Tag Archives: Compellent

VMware Storage I/O Control (SIOC) – A Blessing and a Curse

I am taking this content straight from an email I just sent a customer, so the content isn’t well polished. But the email took me long enough to write that I decided to post it here for others.

Storage I/O Control (SIOC) is a mechanism to prevent one VM to hog all the I/O resources making the other VMs wait for their I/O request to be completed. By default, it gives every VM on a Datastore fair and Equal I/O Shares. It is able to gauge and determine fairness based off latency. So if you have two VMs (VM1 and VM2) and VM1’s latency hits a specified threshold (30ms is default), then it will actually SLOW VM2’s I/O access and give the scheduler resources back to VM1 until fair sharing is equalized again. This is different than QoS, but I’m sure you see some similarities.

So that sounds great, right? (Really, it is great). But this is not very effective and can be detrimental in certain circumstances. I’ll try to explain.

First let me preface this by explaining two concepts, which  you may already be aware of.

  1. Hypervisors work via scheduled process. Every VM waits its turn to receive the CPU Cycle or Memory Page it requested until it is his turn in the scheduler.
  2. Every Volume you create and map to a host is given a LUN ID (this volume is the LUN) and each LUN has access to schedulers. All the VMs in this Volume/LUN take their turn for I/O requests. This is why best practice dictates you put a maximum of 10-15 VMs per Volume, or much less if those are resource intensive VMs. The more VMs in the LUN, the longer each VM has to wait for its I/O requests. (Note- Setting resource shares doesn’t solve this, it just guarantees one VM will have priority over another)

There are certain scenarios where SIOC can possibly make things worse. The scenario you might be running into is the following:
You have a SAN capable of tiered storage, which is really amazing when you think about how that all works. What’s even more incredible is that you are able to have different RAID types be striped across the same physical disk. (Hot data lives on 15k drives in a RAID 10 stripe, and as I becomes warm, it moves into a RAID 5 stripe across those same physical 15k drives).

Lets take our VM1 and VM2, both reside on the same LUN. We have enabled SIOC on that LUN. VM1 is a high resource VM that is crucial to your business and VM2 is just a Test/Dev Server. Most of VM1’s blocks reside in your 15k disks RAID10, but a few of its less hot blocks have moved to RAID 5, but still on those 15k drives. Again, data on VM1 is almost always hot.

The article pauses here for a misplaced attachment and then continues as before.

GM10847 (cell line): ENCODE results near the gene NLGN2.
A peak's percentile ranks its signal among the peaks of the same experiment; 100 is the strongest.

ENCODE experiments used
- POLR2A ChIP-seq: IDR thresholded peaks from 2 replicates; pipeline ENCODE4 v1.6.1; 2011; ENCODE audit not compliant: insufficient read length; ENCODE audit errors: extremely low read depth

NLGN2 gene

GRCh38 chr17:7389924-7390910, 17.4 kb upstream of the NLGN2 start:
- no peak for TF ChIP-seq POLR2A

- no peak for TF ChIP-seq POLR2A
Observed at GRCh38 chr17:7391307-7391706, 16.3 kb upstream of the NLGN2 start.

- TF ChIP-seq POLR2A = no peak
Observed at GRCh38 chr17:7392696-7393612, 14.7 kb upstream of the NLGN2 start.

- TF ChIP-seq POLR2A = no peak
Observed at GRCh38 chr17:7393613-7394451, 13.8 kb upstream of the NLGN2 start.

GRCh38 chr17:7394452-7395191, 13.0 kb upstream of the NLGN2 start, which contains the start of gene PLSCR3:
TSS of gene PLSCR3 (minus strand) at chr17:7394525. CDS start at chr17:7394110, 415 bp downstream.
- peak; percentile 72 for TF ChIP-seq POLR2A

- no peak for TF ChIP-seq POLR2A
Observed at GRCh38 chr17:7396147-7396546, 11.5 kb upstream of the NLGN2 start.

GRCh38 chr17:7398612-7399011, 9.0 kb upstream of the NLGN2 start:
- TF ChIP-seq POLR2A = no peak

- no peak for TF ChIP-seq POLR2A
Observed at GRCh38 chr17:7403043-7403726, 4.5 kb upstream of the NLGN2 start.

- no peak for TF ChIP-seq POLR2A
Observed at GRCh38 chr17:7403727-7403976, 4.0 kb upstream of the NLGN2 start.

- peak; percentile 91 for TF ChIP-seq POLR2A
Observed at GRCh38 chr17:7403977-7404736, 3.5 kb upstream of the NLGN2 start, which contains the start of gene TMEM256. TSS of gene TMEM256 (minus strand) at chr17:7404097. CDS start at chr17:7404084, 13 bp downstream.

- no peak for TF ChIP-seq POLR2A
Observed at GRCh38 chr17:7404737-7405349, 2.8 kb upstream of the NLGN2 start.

VM2 on the other hand, has some of its blocks on the 15k drive, and some reside on the 7k slower drives since that data is hardly ever accessed.

One day you log into VM2, and fires up an application who’s data is on those 7k drives. That data takes longer to retrieve, naturally, since its sitting on the slowest media, and the time it takes to queue up and process that I/O request (latency) is much greater than the time its taking VM1 to process its requests.

What happens is the SIOC’s mechanism kicks in and because the latency on retrieving data for VM2 is impeding on its “fair access” functionality. So it throttles down the I/O of VM1 (your production server) to try and decrease the latency VM2 is having. You have essentially killed the performance of the VM that needs it the most. Now imagine this happening for all your VMs, VMDKs, bits, blocks, whatever you want to include, it has become a traffic nightmare. It can throttle a VM down so much, waiting for the latency to decrease on the other VMs, that everything is timing out, whereas if you weren’t using SIOC, things would be humming along as usual, and VM2 will just take its sweet time processing data from the slow drives.

I am sure you were aware of most of these concepts, and what I have described is somewhat over-simplified, but hopefully that makes sense. Sharing workloads across the same physical drives can make SICO a nightmare. If you are careful in what workloads you place in what LUN, then SIOC can be great, even on tiered storage. If you take an old EMC or Netapp where you used to carve out specific disks for specific volumes, SIOC would also be great.

Dell Compellent’s Best Practice is to use this with caution, just as other have stated as well on this feature.

 

Dell Storage Manager (DSM) Deployment

Dell Compellent’s Enterprise Manager is growing up and has been rebranded Dell Storage Manager, since it can now manager SC and PS storage. DSM is available as a VMware Appliance, and that is what we will use to deploy DSM.

First things first – You’ll need to get the download link from CoPilot, as it is not publicly available in Knowledge Center.